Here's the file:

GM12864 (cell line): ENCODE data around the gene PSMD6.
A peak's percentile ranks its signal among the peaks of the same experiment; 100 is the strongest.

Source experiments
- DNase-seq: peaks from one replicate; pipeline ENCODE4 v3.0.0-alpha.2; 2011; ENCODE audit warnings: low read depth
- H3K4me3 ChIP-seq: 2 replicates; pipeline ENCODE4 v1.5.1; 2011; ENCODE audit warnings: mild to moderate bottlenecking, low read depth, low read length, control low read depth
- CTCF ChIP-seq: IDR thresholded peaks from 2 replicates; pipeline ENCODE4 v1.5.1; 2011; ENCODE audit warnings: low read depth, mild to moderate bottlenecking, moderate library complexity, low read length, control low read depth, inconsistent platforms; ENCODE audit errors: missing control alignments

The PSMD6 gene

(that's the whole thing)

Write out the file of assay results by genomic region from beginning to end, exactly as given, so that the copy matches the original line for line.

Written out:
GM12864 (cell line): ENCODE data around the gene PSMD6.
A peak's percentile ranks its signal among the peaks of the same experiment; 100 is the strongest.

Source experiments
- DNase-seq: peaks from one replicate; pipeline ENCODE4 v3.0.0-alpha.2; 2011; ENCODE audit warnings: low read depth
- H3K4me3 ChIP-seq: 2 replicates; pipeline ENCODE4 v1.5.1; 2011; ENCODE audit warnings: mild to moderate bottlenecking, low read depth, low read length, control low read depth
- CTCF ChIP-seq: IDR thresholded peaks from 2 replicates; pipeline ENCODE4 v1.5.1; 2011; ENCODE audit warnings: low read depth, mild to moderate bottlenecking, moderate library complexity, low read length, control low read depth, inconsistent platforms; ENCODE audit errors: missing control alignments

The PSMD6 gene